In 2002 I put Mustang shorty headers on my 1988 Econo. While doing so accidently broke off the dipstick. At the time the dealer said there were only three available. Said a guy just came in looking for a Taurus door handle. No longer avail in 2002.

    It is an interesting footnote in Fords history. It is a limited production car yes. It is a very complicated specialized engine. It shares NOTHING in common with any other Ford or anything on American soil for that matter. For this reason I am out. I would rather enjoy it seeing it out somewhere or in a museum……if those are still a thing. I would not want to be it’s caretaker for fear it might break and go boom. I mean it is still cool to look at. Don’t want to own it.

  8. Ron

    It’s still a Taurus regardless of the powerplant. Now if this engine had been put in a Thunderbird or a Mustang, it would probably have a greater following…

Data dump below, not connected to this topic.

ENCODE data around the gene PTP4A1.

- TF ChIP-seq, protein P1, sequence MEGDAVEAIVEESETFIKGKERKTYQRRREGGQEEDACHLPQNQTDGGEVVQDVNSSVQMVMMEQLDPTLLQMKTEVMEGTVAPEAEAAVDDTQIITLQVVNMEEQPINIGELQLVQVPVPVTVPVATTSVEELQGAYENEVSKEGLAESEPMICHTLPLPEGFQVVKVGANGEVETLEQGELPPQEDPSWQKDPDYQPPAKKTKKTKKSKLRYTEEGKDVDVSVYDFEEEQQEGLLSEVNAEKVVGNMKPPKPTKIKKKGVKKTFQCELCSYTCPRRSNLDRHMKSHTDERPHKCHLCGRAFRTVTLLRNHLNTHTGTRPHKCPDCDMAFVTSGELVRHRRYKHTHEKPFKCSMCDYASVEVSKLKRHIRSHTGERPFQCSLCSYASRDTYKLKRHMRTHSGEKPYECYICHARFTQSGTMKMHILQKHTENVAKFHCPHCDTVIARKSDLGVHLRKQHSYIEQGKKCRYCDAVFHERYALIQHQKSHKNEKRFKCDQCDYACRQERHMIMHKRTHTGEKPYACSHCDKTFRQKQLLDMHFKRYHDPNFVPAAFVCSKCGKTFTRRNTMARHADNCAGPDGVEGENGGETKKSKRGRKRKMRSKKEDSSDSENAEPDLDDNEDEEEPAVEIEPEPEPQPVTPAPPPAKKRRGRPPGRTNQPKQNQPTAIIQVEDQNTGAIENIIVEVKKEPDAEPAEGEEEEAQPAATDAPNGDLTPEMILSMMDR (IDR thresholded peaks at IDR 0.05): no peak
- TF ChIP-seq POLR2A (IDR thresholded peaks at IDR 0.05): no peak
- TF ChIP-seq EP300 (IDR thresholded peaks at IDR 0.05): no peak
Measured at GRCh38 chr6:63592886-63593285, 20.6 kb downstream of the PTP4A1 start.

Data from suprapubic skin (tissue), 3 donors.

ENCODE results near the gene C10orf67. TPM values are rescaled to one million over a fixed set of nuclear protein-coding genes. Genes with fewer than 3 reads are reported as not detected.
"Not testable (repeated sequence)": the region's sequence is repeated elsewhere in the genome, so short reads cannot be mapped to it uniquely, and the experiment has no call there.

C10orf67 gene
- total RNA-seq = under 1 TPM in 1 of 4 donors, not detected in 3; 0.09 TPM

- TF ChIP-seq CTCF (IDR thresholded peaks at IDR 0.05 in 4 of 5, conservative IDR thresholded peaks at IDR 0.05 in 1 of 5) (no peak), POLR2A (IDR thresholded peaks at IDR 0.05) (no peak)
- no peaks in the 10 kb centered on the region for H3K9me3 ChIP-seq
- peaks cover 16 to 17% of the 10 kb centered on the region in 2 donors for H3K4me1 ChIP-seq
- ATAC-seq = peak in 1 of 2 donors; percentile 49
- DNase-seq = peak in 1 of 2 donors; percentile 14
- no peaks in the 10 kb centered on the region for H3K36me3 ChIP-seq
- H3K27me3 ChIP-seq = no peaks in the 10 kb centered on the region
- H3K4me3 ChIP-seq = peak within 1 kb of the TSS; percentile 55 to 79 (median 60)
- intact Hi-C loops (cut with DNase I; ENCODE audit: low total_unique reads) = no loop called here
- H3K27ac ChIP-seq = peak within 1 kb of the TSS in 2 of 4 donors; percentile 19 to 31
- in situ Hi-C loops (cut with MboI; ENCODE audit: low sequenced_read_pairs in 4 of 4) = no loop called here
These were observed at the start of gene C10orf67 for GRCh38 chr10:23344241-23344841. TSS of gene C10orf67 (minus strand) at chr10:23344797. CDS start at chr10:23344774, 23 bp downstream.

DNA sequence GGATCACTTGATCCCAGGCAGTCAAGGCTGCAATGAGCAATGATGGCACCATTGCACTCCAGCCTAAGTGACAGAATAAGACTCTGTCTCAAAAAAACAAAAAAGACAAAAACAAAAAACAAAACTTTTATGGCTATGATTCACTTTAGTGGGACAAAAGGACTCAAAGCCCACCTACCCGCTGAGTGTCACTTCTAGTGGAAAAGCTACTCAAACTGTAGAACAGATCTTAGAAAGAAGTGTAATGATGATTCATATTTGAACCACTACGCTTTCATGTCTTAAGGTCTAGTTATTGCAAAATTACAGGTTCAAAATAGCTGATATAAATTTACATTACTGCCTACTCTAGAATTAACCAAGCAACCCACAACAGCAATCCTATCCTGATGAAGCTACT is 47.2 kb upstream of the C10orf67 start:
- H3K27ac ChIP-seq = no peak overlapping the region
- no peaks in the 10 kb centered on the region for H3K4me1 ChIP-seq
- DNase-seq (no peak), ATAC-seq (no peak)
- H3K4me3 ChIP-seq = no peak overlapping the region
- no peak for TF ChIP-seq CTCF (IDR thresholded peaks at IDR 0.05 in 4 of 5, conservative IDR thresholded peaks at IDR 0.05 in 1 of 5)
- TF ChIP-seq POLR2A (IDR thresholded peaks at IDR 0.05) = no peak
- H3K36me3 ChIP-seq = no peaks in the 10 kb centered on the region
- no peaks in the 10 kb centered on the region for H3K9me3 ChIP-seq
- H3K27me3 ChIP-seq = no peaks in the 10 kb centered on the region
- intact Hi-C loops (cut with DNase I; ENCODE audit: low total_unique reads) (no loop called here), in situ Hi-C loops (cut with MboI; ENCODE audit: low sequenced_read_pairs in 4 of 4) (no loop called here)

9. Del

    As I recall these were expensive when new.

    Got to be worth at least 1/2 the BIN 😎

  10. PRA4SNW PRA4SNW Member

    Same color as my ’91 SHO – made it even “sleepier”.
    IIRC, mine came with all that crap in the trunk too. I bought it a year old with 25K on it. I do recall that it had a cassette that you played that explained all of the features.
    Would have been a nice car if it hadn’t cost $300 a month in repair bills.

  11. TJ

    About 4 or 5 years ago a friend of mine who had one of these had an engine failure which could have been fixed, but the parts were obsolete and none could be found in wrecking yards. The Ford dealership told him Yamaha no longer supplied parts for the engine. Both he and the dealership tried to find parts that would work as well as looking for a Remanufactured engine, but none were available. Although he loved the car he ended up scrapping it.